2. What about English equivalents for the term(s)?
  3. What do you learn about the fish in question? 
  1. From what you have seen, why do you think the poisson-globe might be a symbol? Do you think it might be important to understand what this “symbol” might look like, in order to understand the text, or others?
  2. Do a search using Google Images, to find some photos or other images of the poisson-globe.
    1. Enter poisson-globe into the Google Image search field, and click the Search Images button.
    2. What kinds of images do you find? Have you seen this kind of fish before? Is it now clearer to you what the term refers to?
    3. Can you better picture the symbol that the author above was referring to?
    4. Do you know other names for this fish? What name would you spontaneously use to talk about it?
  3. Do Google Images searches for the other French terms identified in the text as synonyms of poisson-globe.
    1. From the images, do you think that these terms refer to the same kind of fish? Why or why not?
    2. Does this information reflect what you found in the other resources you checked?
    3. Do you find any more useful information about the terms when you go through the search results?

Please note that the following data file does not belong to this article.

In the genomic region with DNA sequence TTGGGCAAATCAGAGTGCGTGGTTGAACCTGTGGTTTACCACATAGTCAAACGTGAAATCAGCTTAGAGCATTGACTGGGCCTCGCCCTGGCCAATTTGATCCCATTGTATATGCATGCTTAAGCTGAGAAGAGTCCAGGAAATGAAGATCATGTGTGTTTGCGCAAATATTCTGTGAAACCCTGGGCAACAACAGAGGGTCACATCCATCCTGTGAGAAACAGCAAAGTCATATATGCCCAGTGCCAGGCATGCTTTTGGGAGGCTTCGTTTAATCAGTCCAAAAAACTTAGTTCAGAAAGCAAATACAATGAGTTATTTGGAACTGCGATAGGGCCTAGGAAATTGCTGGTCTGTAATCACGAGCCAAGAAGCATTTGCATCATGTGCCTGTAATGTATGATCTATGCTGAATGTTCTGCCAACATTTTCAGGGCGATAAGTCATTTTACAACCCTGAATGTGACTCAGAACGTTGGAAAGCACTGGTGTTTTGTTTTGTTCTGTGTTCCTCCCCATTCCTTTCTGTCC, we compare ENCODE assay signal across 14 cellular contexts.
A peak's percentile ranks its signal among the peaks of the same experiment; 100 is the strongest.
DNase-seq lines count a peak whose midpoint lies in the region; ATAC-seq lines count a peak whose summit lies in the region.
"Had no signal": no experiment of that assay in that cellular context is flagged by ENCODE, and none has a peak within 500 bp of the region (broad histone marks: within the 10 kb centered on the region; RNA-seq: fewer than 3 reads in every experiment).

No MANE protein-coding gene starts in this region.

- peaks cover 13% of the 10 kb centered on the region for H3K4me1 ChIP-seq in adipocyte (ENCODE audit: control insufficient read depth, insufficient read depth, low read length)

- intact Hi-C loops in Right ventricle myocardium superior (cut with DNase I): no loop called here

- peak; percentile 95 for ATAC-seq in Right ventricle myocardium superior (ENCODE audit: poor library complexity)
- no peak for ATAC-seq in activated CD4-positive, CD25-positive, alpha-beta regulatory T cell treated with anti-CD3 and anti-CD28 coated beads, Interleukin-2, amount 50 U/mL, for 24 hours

4. How can the information you have found help you as a translator?
  4. Do Google Images searches for the English equivalents you found in your research.
    1. From looking at the images found, are you confident that the terms you found refer to the same kind of fish as the original French term poisson-globe?
    2. What equivalent(s) do you think you might use to translate the text above?
    3. Would you avoid using any of the terms you found, on the basis of what you have seen?
  5. When you search for the different synonyms or quasi-synonyms in English and in French, do you tend to find different kinds of images? If so, how are they different? Can this tell you anything about the choice of term for use in a given context?
  6. After looking at the results, do you think that you might find it more appropriate to choose one synonym or quasi-synonym in either French or English over another in some specific contexts? What kinds of differences might you identify? (see note 4)